Morphometric analyses of neuronal development.

Whole-mount immunohistochemistry was performed in fixed zebrafish larvae as previously described (Svoboda et al., 2002) using well-characterized antibodies to visualize specific subsets of neurons and their axons. Primary motoneurons were immunolabeled using znp-1 (Developmental Studies Hybridoma Bank, University of Iowa); secondary motoneurons were immunolabeled using zn-5 (Developmental Studies Hybridoma Bank). Endogenous GFP fluorescence or fluorescence emitted by tagged secondary antibodies used in whole-mount immunohistochemistry was visualized using a Spot digital camera and Spot image acquisition software (Diagnostic Instruments Inc., Sterling Heights, MI). An observer blinded to the experimental conditions performed all morphometric analyses. To calculate innervation frequency, a minimum of six segments (segments 7–14) were analyzed in the trunk region of each spinal cord spanning the yolk sac extension. Innervation frequency was expressed as the number of segments exhibiting znp-1 or zn-5 immunopositive axons relative to the total number of segments analyzed. Axonal length was quantified using Spot image analysis software, and the average axonal length from each fish was normalized to its body width. To determine body width, a straight line was drawn across the trunk region above the end of the yolk extension.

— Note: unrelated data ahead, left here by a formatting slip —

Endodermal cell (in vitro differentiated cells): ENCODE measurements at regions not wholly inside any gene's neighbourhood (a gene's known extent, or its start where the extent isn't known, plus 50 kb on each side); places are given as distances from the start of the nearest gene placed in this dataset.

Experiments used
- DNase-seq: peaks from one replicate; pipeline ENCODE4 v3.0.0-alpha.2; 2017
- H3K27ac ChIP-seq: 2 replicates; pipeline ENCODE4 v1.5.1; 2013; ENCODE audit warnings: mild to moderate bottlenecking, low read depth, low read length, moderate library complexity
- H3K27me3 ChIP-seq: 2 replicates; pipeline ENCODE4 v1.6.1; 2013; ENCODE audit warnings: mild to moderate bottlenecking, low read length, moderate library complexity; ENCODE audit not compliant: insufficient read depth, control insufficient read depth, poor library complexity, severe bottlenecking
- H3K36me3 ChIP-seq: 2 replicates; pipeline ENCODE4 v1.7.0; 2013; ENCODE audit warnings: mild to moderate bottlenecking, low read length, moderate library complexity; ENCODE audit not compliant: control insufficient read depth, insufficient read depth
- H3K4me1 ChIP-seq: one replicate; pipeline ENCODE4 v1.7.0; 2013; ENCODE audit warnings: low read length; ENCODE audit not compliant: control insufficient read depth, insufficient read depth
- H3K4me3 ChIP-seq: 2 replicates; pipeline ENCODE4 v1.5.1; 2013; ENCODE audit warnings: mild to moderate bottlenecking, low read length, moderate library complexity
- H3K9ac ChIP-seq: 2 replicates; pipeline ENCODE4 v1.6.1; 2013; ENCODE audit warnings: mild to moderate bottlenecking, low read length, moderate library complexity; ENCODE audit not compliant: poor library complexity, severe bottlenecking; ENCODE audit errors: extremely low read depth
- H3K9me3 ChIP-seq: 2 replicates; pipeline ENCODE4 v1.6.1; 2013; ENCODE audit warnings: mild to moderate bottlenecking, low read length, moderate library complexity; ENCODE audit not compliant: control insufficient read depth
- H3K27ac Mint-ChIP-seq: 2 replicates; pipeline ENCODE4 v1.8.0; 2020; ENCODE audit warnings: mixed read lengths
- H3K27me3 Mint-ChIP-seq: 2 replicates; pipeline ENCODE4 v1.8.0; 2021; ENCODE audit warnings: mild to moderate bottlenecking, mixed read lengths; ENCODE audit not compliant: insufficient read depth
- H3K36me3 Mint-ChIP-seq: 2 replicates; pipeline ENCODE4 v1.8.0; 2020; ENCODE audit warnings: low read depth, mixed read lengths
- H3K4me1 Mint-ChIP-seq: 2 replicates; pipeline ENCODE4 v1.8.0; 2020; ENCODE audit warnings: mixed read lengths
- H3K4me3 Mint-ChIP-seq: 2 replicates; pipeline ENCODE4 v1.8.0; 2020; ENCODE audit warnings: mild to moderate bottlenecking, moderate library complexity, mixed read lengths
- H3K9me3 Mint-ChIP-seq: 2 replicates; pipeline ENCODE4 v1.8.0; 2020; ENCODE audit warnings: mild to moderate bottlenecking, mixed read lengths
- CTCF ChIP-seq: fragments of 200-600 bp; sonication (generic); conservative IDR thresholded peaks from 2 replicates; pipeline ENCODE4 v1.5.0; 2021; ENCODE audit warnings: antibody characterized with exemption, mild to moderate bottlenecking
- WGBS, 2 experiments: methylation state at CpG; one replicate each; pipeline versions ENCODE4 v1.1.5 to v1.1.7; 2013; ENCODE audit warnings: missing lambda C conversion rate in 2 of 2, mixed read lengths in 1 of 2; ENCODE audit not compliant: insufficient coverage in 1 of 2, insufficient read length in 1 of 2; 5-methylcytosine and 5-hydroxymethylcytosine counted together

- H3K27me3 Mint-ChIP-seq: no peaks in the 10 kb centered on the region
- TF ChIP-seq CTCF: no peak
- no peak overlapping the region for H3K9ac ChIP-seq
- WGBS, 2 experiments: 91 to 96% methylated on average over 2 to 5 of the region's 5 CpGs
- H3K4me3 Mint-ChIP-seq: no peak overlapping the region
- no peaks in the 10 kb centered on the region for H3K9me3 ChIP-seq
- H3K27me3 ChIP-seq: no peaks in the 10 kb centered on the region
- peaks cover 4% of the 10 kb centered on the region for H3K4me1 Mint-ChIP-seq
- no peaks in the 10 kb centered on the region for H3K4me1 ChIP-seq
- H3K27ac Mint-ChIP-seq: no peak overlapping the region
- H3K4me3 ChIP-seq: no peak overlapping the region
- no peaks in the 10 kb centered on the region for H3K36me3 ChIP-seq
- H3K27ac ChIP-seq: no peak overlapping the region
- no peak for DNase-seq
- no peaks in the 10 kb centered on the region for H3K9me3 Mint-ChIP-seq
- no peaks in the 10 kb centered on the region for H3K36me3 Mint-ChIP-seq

Immunohistochemical staining of axial muscle.

To evaluate differentiation of axial musculature and organization of myofibers, the muscle-specific F59 and F310 antibodies (Developmental Studies Hybridoma Bank, University of Iowa) were used for whole animal immunohistochemistry at a 1:10 dilution as previously described (Behra et al., 2002; Birely et al., 2005). Rhodamine-conjugated α-bungarotoxin (BTX; 1:1000 dilution; Molecular Probes, Eugene, OR) was used to label neuromuscular junctions as previously described (Behra et al., 2002).

Statistical analysis.

All data are presented as the mean ± SEM unless stated otherwise. The chi-squared (X)2 test followed by Fisher’s exact test was used to determine statistically significant differences between treatment groups with respect to the frequency of segmental innervations and the percentage of developmental defects. All other data were analyzed by one-way ANOVA for treatment effects, and if significant treatment effects were identified (p < 0.05), Tukey’s multiple comparison test was used post hoc to identify statistically significant differences between treatment groups.


Uptake of CPF and CPFO in Zebrafish Following Static Waterborne Exposure